Students at York University's Osgoode Hall Law School in Toronto say the case has also generated discussion on campus.
"All the student colleagues I've discussed the case with have been following more for the legal principles, rather than the celebrity," says third-year law student Nadia Klein.
Klein said she agrees with the principles behind Henein's belief that sexual assault cases shouldn't be treated differently from other crimes.
"There seems to be public cry for at least a reduction, if not to completely do away with the presumption of innocence with accused in sexual assault cases and that seems preposterous," Klein said.
First-year law student Jasmine Godfrey says she worries that the case will discourage sexual assault victims from coming forward.
"I think that this case will unfortunately have a negative bearing on future victims of sexual assault in coming forward, but I don't think that should influence the standard of beyond reasonable doubt," Godfrey says.
Presumption of innocence
In his interview with Henein, Mansbridge said some argue the system is not fair, since the accused is under no obligation to testify, meaning the defendant's credibility isn't required to face the same scrutiny as the complainants.
But Henein countered that the defendant's right not to take the witness box is integral to the presumption of innocence in requiring that the state to prove its case.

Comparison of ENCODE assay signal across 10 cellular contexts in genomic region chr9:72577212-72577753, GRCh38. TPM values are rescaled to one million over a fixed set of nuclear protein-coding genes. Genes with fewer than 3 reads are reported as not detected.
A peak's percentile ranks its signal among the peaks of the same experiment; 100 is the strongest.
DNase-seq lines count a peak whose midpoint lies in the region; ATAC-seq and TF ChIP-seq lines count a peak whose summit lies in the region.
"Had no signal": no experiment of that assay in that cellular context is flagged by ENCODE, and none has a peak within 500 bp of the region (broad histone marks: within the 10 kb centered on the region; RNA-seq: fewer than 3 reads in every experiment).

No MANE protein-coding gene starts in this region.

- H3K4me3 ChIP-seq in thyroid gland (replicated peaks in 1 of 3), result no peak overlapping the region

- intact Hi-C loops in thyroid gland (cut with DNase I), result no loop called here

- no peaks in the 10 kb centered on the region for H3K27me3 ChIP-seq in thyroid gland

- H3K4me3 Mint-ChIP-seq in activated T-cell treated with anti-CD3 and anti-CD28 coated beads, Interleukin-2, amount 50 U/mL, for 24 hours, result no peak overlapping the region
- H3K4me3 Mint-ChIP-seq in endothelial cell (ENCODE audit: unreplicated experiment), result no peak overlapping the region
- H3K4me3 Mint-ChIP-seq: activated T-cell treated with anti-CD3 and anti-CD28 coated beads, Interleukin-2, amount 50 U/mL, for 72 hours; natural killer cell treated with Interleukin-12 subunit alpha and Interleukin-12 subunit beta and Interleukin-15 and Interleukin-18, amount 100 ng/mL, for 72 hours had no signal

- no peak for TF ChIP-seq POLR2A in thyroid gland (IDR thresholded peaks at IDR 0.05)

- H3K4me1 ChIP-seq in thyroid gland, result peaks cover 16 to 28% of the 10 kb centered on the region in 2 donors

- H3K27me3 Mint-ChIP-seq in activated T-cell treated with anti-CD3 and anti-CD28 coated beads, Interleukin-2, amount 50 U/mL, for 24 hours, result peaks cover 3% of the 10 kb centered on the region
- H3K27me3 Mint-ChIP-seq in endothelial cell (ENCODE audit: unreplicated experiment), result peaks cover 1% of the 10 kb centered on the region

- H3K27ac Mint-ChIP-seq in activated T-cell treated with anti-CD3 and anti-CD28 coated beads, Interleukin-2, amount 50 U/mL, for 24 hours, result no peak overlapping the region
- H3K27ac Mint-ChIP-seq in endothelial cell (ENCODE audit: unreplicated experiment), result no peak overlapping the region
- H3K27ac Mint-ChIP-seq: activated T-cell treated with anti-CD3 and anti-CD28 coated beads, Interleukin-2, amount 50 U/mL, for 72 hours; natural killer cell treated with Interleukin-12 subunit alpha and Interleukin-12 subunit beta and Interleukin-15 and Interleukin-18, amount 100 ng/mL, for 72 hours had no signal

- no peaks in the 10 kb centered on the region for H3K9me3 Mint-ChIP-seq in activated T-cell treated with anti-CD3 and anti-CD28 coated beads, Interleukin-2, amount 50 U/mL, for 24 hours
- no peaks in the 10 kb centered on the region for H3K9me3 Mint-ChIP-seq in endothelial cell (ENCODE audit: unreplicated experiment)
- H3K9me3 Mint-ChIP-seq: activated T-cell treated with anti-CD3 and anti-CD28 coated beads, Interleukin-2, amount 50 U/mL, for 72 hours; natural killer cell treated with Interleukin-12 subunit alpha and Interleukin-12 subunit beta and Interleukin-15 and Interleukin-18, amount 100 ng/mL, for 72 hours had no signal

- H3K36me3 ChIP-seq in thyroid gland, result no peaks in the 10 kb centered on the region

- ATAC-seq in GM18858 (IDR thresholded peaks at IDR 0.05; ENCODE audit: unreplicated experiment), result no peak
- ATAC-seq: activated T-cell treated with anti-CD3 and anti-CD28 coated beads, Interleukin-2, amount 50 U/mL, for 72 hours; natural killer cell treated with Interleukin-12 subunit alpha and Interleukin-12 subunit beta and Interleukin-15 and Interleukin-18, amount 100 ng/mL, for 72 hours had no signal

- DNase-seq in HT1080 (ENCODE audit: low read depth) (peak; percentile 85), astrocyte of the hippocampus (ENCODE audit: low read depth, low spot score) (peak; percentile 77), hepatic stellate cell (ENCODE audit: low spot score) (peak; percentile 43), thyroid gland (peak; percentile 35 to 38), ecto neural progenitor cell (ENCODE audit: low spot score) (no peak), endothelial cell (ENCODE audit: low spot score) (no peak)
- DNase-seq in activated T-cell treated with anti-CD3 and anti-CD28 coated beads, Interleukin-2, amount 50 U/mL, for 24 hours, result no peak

Henein said a sexual assault case shouldn't be treated any differently than any other crime, "in the sense that the presumption of innocence is set aside or reasonable doubt is thrown out the window."
Woolley said it is difficult to "impose perfection or the perfection of outcomes on an imperfect system."
"One of the things to understand about the legal system is that it's a construction of rules that tries to deal with a messy reality of humanity," Woolley said. "It tries to do its best in response to that messy reality, but it generally does a fairly imperfect job."
Politicians weigh in
Politicians such as federal New Democratic Party Leader Tom Mulcair have also been weighing in on the debate, arguing that the job the system is doing just isn't good enough.
Mulcair, who attracted criticism from Henein on Tuesday's interview for tweeting out, "#IBelieveSurvivors" said in a statement Wednesday, "the problem isn't lawyers doing their jobs. That's a good thing. The issue is that the criminal justice system, as we have seen, has structural problems when it comes to handling cases involving sexual assault."
Today, and every day, <a href="https://twitter.com/hashtag/IBelieveSurvivors?src=hash">#IBelieveSurvivors</a>. <a href="https://t.co/46BDwG99vi">https://t.co/46BDwG99vi</a>—@ThomasMulcair
A lawyer himself, Mulcair said in his experience working sexual abuse complaints, "one of the biggest obstacles to justice that I saw was women not being believed when they came forward."
Other politicians also took to Twitter to tweet out #IBelieveSurvivors on the day of the ruling, including Ontario NDP Leader Andrea Horwath and Ontario Progressive Conservative MPP Lisa MacLeod.